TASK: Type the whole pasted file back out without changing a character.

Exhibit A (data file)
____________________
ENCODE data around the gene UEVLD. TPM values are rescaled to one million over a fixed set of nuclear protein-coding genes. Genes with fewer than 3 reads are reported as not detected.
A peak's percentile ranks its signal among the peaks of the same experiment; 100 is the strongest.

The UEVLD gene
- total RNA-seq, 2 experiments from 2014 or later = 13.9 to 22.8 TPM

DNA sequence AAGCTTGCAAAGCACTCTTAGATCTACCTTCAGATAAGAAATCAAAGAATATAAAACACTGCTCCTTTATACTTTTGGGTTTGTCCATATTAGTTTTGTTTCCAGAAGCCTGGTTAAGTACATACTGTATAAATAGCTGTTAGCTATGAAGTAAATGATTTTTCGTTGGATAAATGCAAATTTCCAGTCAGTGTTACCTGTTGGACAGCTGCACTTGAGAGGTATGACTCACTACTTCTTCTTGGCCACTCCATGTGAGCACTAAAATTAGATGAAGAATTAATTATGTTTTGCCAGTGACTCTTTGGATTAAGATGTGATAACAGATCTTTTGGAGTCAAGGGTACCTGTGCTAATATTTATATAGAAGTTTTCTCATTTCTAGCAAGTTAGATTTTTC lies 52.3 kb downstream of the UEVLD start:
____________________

ENCODE data around the gene UEVLD. TPM values are rescaled to one million over a fixed set of nuclear protein-coding genes. Genes with fewer than 3 reads are reported as not detected.
A peak's percentile ranks its signal among the peaks of the same experiment; 100 is the strongest.

The UEVLD gene
- total RNA-seq, 2 experiments from 2014 or later = 13.9 to 22.8 TPM

DNA sequence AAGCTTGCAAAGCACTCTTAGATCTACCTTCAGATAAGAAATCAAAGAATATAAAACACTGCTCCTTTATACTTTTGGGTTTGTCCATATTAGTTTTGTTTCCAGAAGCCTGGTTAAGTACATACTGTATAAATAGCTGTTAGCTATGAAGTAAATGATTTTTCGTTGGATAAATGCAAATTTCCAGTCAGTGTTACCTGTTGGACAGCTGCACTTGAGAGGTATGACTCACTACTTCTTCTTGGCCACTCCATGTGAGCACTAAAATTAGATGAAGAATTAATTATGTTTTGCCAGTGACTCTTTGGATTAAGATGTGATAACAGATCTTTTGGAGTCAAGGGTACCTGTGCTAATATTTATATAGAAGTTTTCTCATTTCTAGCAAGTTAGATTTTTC lies 52.3 kb downstream of the UEVLD start: